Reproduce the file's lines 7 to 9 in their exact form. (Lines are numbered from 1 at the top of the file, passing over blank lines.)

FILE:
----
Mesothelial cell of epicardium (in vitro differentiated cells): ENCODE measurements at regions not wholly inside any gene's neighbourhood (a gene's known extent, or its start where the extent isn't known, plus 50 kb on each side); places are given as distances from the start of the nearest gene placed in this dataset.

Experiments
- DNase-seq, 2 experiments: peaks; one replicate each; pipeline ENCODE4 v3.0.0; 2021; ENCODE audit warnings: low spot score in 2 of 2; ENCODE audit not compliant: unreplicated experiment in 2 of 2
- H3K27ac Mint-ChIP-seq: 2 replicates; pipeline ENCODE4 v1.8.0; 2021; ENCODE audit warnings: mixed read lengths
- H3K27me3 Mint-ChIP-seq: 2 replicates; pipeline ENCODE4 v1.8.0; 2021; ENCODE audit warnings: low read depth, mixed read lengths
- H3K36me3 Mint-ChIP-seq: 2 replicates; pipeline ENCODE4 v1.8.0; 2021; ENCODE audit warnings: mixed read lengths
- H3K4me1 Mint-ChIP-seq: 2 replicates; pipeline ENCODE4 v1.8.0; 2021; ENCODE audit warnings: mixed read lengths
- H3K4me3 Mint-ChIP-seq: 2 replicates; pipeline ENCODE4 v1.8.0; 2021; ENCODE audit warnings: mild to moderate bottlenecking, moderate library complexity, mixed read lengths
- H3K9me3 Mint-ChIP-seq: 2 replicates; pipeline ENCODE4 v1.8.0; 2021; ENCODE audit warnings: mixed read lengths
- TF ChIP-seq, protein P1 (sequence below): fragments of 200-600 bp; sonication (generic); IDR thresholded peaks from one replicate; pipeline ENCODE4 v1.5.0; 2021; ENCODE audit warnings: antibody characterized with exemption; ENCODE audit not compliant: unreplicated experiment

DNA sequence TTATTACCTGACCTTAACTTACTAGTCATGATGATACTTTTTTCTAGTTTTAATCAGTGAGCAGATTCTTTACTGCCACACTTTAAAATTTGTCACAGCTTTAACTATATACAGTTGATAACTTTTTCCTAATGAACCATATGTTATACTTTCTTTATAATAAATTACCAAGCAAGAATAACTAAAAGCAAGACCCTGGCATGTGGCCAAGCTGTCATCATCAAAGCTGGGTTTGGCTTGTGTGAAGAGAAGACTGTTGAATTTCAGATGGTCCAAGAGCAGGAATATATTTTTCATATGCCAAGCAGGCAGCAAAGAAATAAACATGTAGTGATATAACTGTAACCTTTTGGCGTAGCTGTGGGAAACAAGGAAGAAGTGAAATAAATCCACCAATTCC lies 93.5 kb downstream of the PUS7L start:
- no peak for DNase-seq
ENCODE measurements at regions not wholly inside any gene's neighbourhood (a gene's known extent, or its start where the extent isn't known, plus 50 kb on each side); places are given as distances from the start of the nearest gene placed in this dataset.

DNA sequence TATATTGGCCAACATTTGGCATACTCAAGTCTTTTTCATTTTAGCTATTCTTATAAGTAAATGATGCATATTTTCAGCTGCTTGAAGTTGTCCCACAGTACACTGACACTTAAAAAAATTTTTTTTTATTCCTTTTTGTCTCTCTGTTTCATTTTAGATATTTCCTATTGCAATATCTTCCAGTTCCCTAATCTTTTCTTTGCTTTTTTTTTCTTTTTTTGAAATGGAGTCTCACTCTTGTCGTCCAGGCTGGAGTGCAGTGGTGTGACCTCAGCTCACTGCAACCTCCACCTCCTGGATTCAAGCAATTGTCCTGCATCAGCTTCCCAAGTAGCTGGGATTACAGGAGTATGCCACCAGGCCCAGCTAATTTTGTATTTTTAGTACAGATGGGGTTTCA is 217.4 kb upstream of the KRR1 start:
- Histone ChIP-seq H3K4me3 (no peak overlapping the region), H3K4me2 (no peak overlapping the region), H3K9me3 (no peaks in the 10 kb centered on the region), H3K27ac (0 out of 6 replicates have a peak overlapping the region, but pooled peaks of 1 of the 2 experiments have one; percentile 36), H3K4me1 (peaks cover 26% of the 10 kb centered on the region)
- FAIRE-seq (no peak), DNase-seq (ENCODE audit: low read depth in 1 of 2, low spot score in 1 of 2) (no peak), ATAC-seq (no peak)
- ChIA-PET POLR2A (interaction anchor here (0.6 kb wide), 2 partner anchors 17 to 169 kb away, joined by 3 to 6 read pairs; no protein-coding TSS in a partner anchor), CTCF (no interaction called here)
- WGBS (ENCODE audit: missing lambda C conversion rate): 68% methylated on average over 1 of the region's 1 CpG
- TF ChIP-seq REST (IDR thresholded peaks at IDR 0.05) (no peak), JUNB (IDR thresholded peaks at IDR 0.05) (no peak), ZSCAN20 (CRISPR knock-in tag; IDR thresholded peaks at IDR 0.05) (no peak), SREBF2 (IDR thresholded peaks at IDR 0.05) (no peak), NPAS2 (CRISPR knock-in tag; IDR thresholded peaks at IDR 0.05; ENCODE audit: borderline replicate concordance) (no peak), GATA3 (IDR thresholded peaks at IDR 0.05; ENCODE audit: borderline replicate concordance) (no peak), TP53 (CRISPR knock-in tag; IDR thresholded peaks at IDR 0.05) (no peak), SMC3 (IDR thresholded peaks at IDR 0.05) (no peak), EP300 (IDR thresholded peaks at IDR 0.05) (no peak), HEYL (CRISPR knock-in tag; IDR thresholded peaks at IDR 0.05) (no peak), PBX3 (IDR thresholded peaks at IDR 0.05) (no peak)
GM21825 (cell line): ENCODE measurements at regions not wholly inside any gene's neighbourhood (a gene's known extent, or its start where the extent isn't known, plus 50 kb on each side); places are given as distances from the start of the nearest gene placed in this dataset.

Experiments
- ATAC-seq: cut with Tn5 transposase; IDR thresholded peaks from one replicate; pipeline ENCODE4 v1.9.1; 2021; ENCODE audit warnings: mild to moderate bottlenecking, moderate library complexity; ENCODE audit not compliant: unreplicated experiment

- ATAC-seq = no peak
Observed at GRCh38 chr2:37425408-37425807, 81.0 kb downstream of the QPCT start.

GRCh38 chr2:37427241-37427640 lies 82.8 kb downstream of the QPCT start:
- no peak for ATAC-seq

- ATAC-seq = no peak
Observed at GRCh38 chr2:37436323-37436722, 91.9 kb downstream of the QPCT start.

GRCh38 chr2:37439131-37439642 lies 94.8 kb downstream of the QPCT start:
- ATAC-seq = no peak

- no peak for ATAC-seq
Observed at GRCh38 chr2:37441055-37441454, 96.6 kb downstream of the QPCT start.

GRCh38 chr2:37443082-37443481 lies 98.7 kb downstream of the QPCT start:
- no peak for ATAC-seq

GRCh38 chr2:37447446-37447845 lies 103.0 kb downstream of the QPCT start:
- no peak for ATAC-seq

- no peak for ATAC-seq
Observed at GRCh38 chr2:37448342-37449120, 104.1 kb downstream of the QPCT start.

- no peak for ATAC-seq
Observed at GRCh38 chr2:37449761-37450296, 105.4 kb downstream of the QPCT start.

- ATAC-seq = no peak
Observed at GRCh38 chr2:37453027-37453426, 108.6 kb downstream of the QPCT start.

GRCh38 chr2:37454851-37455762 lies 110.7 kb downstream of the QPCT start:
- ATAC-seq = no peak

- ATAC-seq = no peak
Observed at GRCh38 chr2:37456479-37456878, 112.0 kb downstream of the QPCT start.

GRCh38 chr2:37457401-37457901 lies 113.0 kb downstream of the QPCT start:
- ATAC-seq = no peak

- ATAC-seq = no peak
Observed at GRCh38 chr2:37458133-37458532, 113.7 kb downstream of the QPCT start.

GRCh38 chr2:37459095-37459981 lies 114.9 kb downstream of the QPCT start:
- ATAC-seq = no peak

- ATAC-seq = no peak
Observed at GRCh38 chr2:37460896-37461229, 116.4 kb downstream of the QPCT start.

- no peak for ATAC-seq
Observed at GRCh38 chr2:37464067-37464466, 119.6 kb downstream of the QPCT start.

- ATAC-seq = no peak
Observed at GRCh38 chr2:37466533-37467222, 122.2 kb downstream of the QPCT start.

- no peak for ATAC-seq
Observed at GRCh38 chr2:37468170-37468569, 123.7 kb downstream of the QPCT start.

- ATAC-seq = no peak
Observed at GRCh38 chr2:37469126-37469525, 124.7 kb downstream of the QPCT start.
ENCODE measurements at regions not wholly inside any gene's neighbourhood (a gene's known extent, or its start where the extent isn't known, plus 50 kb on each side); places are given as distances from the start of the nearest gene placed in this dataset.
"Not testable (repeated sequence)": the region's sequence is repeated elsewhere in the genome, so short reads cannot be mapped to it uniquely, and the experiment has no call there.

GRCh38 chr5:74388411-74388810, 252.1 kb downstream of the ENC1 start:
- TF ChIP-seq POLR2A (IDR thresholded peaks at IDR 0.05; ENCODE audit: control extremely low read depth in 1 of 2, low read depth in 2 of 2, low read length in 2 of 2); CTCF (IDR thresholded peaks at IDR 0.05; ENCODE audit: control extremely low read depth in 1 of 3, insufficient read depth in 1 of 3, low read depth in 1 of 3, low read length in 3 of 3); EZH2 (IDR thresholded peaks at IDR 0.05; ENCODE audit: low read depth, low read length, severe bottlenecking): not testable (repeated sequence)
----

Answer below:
- H3K4me1 Mint-ChIP-seq: 2 replicates; pipeline ENCODE4 v1.8.0; 2021; ENCODE audit warnings: mixed read lengths
- H3K4me3 Mint-ChIP-seq: 2 replicates; pipeline ENCODE4 v1.8.0; 2021; ENCODE audit warnings: mild to moderate bottlenecking, moderate library complexity, mixed read lengths
- H3K9me3 Mint-ChIP-seq: 2 replicates; pipeline ENCODE4 v1.8.0; 2021; ENCODE audit warnings: mixed read lengths